Smart technology and efficiency
Smart technology finally bridges the gap between the digital world of technology and the analogue world in which we live our lives and hence makes for a more efficient and sustainable lifestyle. Possibly the biggest example of this is the way in which accurate, sensor-driven technology is replacing traditional timer systems in all kinds of places. For example, home heating and/or air-conditioning systems can now respond to the actual temperature rather than simply switching on or off according to the schedules we have set from previous experience of that season. Given that many people, understandably, tend to err on the side of caution when it comes to making sure that they home is adequately heated or cooled, smart technology has the potential to be significantly more efficient and, hence, sustainable.
Comfort, safety and efficiency, the keys to reducing waste and saving the planet?
Reduce, reuse and recycle is the environmentalist’s mantra, but in today’s busy world, that can be easier said than done. For example, it can be really hard to keep track of what food we have in our homes and by when it should be eaten when meal-planning and the necessary shopping are just two of the so many other things we need to manage. We already have smart fridges which can prompt homeowners when items are running out and even place an order for more. As smart technology develops, it is highly likely that these services will become ever more sophisticated and will be able to accommodate expiry dates and remind home owners to consume food (or give it away) before it goes off. It will also, probably, move from fridges and freezers (which already have an electrical connection) into pantries, possibly by means of battery-operated devices. This has the potential to reduce (or even almost eliminate) the massive amounts of food waste which is such a major issue at this point and thereby save people money and help to save the planet’s resources. There may even come a time when expiration dates become a thing of the past and smart technology automatically detects whether or not a food is still good to eat and for how long it is likely to remain so. This could be much more accurate than the system in place today, where food producers tend to be cautious with expiry dates in order to avoid potential legal liability and customers know this perfectly well and may choose to eat food past its official expiry date, which may or may not be a safe course of action.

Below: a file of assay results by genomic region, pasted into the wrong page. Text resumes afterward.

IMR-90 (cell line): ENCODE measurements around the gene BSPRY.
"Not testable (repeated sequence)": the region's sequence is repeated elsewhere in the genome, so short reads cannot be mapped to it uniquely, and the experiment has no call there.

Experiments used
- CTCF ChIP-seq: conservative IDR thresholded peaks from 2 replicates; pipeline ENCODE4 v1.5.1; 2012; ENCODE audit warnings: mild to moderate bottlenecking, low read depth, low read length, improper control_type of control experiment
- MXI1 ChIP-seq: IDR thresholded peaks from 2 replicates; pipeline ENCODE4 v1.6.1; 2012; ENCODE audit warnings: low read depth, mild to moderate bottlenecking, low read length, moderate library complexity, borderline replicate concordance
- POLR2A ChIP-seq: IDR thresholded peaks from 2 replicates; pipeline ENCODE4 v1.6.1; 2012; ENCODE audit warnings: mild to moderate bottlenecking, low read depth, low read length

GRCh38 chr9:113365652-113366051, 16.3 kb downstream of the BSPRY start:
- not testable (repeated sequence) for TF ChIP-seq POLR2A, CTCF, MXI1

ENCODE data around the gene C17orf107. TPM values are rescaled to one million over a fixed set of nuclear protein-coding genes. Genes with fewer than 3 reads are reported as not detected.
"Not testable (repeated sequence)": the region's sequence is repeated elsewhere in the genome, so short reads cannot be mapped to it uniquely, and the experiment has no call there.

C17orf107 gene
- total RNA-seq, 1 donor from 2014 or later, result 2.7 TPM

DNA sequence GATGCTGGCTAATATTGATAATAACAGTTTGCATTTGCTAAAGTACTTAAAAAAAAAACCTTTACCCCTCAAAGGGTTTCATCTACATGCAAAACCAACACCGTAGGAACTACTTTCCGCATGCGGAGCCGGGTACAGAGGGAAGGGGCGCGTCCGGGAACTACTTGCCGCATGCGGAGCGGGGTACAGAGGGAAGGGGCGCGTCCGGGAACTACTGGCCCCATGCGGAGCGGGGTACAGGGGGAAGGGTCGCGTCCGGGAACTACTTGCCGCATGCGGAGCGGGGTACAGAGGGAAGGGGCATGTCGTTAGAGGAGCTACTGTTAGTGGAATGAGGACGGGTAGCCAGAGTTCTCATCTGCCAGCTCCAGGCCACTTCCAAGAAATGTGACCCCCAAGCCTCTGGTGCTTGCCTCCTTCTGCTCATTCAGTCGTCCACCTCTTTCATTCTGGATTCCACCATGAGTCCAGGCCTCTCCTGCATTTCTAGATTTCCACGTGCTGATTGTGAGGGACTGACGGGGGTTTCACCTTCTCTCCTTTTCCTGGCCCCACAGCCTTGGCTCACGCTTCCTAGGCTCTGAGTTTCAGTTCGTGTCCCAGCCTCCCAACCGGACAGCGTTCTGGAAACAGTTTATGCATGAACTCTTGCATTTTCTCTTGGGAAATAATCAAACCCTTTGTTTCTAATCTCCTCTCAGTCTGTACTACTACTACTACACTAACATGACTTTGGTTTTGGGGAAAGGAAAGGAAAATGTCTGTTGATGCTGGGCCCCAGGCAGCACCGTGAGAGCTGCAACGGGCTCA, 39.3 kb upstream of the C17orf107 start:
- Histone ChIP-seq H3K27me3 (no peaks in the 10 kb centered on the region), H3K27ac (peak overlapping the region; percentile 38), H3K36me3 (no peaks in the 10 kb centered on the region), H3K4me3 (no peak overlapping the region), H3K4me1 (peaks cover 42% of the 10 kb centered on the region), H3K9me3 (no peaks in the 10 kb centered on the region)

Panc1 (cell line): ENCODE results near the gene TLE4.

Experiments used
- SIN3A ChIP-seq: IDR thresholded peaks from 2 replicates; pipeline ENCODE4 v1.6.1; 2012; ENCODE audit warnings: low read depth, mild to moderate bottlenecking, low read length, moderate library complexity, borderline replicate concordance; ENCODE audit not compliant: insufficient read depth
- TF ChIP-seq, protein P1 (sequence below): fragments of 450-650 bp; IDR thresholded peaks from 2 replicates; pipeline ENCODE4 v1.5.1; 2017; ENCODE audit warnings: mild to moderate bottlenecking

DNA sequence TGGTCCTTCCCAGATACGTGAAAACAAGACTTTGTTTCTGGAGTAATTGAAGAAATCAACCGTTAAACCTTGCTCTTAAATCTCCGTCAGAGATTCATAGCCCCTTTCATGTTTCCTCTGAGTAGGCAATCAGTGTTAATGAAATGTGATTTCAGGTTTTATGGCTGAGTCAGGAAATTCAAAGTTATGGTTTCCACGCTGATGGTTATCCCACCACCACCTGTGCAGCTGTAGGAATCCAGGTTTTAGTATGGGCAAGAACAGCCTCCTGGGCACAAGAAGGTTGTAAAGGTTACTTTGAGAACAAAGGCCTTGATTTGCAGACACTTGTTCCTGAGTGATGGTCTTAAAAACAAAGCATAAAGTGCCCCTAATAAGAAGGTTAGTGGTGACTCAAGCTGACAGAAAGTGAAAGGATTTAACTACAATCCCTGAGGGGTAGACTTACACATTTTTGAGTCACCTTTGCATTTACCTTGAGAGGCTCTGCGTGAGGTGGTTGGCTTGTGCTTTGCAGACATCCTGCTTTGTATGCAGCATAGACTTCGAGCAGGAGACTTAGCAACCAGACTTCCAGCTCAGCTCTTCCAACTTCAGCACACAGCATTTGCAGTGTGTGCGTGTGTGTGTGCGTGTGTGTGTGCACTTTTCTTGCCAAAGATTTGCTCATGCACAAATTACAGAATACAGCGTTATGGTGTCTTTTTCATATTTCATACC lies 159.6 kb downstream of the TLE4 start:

This article was written by Katie Mills from steamshowerstore.co.uk. Katie is an expert in the field of home design and products and her writing and guest blogs are in high demand.